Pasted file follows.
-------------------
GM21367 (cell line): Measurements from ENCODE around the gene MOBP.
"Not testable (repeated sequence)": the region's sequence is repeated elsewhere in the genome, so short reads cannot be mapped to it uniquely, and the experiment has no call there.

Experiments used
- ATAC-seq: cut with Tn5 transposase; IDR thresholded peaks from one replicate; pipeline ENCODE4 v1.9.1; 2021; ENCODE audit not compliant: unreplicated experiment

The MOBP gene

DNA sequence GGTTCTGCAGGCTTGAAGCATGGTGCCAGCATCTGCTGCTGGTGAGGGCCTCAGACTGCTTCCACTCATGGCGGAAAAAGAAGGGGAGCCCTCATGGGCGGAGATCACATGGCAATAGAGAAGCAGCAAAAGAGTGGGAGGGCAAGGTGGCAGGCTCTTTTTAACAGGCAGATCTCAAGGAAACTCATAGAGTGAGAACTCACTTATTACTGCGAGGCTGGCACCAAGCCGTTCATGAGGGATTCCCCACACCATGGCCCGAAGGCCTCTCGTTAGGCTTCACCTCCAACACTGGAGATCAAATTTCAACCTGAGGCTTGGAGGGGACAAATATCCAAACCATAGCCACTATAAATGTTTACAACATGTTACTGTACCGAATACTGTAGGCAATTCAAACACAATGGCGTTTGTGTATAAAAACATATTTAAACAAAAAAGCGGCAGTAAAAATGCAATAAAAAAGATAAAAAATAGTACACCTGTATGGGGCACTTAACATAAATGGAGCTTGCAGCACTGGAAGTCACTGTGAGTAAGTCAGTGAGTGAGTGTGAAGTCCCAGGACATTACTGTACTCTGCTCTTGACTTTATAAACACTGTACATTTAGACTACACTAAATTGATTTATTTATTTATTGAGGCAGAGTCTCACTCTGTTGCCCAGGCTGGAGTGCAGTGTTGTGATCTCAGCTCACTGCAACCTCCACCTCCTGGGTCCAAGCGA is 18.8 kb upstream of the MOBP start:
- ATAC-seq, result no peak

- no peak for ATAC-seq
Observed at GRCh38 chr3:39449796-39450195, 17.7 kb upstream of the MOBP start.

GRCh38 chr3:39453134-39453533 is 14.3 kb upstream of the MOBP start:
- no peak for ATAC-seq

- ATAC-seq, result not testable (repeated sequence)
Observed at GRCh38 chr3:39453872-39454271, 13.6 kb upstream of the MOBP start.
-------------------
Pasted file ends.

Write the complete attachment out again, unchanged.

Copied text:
GM21367 (cell line): Measurements from ENCODE around the gene MOBP.
"Not testable (repeated sequence)": the region's sequence is repeated elsewhere in the genome, so short reads cannot be mapped to it uniquely, and the experiment has no call there.

Experiments used
- ATAC-seq: cut with Tn5 transposase; IDR thresholded peaks from one replicate; pipeline ENCODE4 v1.9.1; 2021; ENCODE audit not compliant: unreplicated experiment

The MOBP gene

DNA sequence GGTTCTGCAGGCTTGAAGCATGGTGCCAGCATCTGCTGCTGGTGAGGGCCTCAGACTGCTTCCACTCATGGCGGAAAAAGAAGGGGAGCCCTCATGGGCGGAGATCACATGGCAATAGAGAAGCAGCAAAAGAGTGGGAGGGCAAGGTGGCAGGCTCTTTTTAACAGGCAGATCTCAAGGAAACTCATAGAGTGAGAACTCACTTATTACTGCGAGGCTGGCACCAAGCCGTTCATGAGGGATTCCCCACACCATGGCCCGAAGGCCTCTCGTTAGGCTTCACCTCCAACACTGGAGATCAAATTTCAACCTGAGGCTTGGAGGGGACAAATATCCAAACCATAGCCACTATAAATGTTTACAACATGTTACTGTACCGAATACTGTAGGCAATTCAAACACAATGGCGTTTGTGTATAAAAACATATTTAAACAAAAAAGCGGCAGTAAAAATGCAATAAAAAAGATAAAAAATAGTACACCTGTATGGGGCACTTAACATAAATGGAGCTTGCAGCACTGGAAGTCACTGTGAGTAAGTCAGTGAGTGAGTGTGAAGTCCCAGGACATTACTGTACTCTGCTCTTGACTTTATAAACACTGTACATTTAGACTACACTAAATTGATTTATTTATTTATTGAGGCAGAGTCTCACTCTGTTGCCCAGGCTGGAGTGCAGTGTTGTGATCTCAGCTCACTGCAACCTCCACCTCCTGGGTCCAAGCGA is 18.8 kb upstream of the MOBP start:
- ATAC-seq, result no peak

- no peak for ATAC-seq
Observed at GRCh38 chr3:39449796-39450195, 17.7 kb upstream of the MOBP start.

GRCh38 chr3:39453134-39453533 is 14.3 kb upstream of the MOBP start:
- no peak for ATAC-seq

- ATAC-seq, result not testable (repeated sequence)
Observed at GRCh38 chr3:39453872-39454271, 13.6 kb upstream of the MOBP start.